Building Web Service Bridges
Cape Clear Software opened up its Web services development environment, called CapeStudio, to Salesforce.com customers. The goal is to enable customers to build bridges between Salesforce.com's hosted service and their enterprise-class applications. But are companies ready to use Web services outside the firewall?
"We have customers linking their Salesforce.com data to other applications, such as finance, human resources and manufacturing, using Web services," says Annrai O'Toole, CEO of Cape Clear Software. "The new era of integration has begun." Also, third-party software developers wanting to build product extensions for Salesforce.com can use CapeStudio.
Silicon Valley-based Cape Clear Software, a 70-employee integration-software developer and a Salesforce.com customer, saw an opportunity to ride the coattails of the hosted CRM service provider, as it moved up market toward enterprise customers. Currently, low-end Salesforce.com customers access the service via a browser, while high-end customers use an XML-based API.
With the latter, Cape Clear Software has taken the API and exposed it as a Web service. Now, using CapeStudio, customers can develop Web services links into ERP and even legacy systems, turning multi-million dollar integration projects into mere tens of thousands, claims O'Toole. Cape Clear Software's offering is unique in the industry, says Mike Creadon, director of product alliances at Saleforce.com, "and it's currently the only Web services software development kit for Salesforce.com."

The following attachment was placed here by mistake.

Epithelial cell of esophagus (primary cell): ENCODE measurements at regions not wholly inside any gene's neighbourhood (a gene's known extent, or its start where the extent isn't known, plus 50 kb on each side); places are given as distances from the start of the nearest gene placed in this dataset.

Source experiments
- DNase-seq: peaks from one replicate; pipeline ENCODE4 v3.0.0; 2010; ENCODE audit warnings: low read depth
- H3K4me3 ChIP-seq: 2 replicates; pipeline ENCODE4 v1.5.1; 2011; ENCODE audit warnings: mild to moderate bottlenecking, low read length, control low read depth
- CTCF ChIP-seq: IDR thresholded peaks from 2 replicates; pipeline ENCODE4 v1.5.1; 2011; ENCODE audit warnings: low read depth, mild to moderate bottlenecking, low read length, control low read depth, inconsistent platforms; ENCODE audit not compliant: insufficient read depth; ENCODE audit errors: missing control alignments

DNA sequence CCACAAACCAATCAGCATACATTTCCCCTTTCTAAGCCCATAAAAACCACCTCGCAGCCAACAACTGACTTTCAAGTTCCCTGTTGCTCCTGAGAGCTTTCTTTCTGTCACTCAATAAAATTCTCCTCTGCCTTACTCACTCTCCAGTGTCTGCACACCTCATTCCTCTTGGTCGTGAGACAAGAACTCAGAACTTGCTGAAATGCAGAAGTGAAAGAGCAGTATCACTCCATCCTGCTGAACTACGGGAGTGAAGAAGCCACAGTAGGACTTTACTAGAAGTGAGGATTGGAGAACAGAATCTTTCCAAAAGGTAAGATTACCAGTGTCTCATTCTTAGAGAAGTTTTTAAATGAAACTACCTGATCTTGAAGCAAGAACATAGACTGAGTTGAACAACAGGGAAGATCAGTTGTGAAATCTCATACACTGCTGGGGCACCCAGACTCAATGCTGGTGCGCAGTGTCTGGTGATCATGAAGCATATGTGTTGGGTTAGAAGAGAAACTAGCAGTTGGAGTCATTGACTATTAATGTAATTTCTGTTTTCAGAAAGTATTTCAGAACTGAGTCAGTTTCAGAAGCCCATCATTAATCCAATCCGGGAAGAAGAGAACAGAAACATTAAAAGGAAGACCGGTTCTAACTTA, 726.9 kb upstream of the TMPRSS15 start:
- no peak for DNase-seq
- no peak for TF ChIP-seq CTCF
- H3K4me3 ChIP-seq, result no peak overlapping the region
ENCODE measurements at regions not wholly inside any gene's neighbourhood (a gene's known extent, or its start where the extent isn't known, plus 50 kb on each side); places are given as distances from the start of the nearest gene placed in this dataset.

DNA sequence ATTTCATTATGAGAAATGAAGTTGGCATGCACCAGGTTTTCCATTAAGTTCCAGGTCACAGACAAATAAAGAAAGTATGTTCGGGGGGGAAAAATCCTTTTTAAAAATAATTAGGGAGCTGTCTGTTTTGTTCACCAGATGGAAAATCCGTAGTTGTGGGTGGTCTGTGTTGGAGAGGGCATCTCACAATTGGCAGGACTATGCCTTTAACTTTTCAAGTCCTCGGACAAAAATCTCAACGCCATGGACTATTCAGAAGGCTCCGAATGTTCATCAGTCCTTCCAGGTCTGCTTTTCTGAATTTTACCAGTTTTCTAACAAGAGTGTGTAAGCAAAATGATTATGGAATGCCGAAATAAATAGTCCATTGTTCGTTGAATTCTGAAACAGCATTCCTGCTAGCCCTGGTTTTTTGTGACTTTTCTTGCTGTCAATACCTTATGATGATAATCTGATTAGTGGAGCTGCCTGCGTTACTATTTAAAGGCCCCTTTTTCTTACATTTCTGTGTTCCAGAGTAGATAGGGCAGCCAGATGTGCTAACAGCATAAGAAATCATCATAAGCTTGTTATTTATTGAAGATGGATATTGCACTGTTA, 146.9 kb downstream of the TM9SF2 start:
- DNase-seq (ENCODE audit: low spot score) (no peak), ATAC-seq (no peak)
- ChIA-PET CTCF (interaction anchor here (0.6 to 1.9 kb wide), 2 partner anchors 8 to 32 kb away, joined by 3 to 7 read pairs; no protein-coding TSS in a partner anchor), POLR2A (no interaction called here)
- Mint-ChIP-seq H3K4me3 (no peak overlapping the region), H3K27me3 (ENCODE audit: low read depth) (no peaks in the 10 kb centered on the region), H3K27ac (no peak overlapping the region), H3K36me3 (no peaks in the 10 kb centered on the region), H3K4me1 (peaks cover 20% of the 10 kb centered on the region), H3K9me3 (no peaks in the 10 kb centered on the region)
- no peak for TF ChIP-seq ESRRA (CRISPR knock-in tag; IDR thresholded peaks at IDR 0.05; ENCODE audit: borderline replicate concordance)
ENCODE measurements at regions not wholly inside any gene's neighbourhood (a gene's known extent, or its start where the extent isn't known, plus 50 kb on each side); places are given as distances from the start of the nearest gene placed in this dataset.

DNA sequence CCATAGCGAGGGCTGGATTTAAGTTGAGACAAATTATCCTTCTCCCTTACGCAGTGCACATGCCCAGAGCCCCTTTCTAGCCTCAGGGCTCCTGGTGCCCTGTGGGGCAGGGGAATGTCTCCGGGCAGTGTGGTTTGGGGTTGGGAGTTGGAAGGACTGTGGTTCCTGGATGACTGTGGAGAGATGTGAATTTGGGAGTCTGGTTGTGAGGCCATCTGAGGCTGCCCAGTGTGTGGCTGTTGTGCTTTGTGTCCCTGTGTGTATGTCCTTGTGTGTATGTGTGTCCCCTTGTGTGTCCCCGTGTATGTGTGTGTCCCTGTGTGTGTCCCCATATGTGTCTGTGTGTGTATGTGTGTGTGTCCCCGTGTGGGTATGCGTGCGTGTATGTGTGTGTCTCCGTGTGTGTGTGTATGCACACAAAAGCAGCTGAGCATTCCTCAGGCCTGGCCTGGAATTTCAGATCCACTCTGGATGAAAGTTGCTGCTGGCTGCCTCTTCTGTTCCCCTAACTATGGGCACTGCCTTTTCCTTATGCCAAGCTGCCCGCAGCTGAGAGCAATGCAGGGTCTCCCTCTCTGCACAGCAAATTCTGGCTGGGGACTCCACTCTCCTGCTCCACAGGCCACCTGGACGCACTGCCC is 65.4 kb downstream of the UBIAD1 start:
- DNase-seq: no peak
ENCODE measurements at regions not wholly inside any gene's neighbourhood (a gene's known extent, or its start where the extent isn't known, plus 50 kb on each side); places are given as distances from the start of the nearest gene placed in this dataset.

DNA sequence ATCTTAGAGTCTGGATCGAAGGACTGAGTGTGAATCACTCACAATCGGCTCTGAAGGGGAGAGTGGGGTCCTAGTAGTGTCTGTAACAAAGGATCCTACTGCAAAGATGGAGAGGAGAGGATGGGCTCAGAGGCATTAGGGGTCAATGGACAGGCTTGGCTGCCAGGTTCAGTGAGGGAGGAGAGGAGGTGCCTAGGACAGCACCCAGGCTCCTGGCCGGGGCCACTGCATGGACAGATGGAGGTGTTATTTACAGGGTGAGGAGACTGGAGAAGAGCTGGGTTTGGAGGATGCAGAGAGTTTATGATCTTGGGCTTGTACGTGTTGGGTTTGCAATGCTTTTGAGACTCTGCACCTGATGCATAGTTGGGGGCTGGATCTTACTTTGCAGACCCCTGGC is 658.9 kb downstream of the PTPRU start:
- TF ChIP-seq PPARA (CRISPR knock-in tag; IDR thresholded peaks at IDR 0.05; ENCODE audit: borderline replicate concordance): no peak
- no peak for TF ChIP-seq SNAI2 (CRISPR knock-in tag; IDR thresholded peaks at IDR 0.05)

The Cape Clear Software-Saleforce.com deal though, is little more than a veneer. In fact, "There's no proprietary hooks between our products because that would undermine the reason [for Web services]," says O'Toole, adding, "There's also no discounts for Salesforce.com customers... it's kind of a referral [agreement]."
Still, the announcement is significant, says Sheryl Kingstone, senior analyst at market researcher Yankee Group. "As large enterprises start to evaluate software as services, they don't want to give up integration -- connecting to their ERP systems is pretty critical," she says. "And they've never been able to do this in the past."
The main use of Web services today is inside the firewall, say industry watchers. That's because enterprises are concerned about security and reliability issues pertaining to their mission-critical applications. Simply put, they want to test new-fangled Web services in a controlled environment. Even O'Toole admits it's early for Web services and CRM, and especially early for Web services and an outside-the-firewall solution. Says Kingstone: "People are just starting to see the impact, and it'll be 12 to 18 months before we see a truly leverage-able Web services architecture."
Tom Kaneshige also writes for Line56.com